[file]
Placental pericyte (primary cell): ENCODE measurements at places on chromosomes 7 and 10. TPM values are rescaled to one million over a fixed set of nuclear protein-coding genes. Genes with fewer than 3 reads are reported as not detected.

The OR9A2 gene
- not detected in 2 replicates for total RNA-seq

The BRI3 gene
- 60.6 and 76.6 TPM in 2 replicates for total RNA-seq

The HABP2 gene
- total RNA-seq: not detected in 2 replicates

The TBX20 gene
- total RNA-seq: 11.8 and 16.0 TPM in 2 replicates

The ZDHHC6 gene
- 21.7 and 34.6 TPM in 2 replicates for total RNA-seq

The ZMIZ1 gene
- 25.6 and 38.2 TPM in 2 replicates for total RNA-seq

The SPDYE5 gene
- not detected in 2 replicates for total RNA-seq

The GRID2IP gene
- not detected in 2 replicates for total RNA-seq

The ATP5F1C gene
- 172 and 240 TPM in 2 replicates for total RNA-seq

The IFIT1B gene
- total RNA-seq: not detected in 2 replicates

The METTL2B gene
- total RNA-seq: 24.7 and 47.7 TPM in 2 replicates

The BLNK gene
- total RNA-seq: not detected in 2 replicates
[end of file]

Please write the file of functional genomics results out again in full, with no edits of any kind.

Placental pericyte (primary cell): ENCODE measurements at places on chromosomes 7 and 10. TPM values are rescaled to one million over a fixed set of nuclear protein-coding genes. Genes with fewer than 3 reads are reported as not detected.

The OR9A2 gene
- not detected in 2 replicates for total RNA-seq

The BRI3 gene
- 60.6 and 76.6 TPM in 2 replicates for total RNA-seq

The HABP2 gene
- total RNA-seq: not detected in 2 replicates

The TBX20 gene
- total RNA-seq: 11.8 and 16.0 TPM in 2 replicates

The ZDHHC6 gene
- 21.7 and 34.6 TPM in 2 replicates for total RNA-seq

The ZMIZ1 gene
- 25.6 and 38.2 TPM in 2 replicates for total RNA-seq

The SPDYE5 gene
- not detected in 2 replicates for total RNA-seq

The GRID2IP gene
- not detected in 2 replicates for total RNA-seq

The ATP5F1C gene
- 172 and 240 TPM in 2 replicates for total RNA-seq

The IFIT1B gene
- total RNA-seq: not detected in 2 replicates

The METTL2B gene
- total RNA-seq: 24.7 and 47.7 TPM in 2 replicates

The BLNK gene
- total RNA-seq: not detected in 2 replicates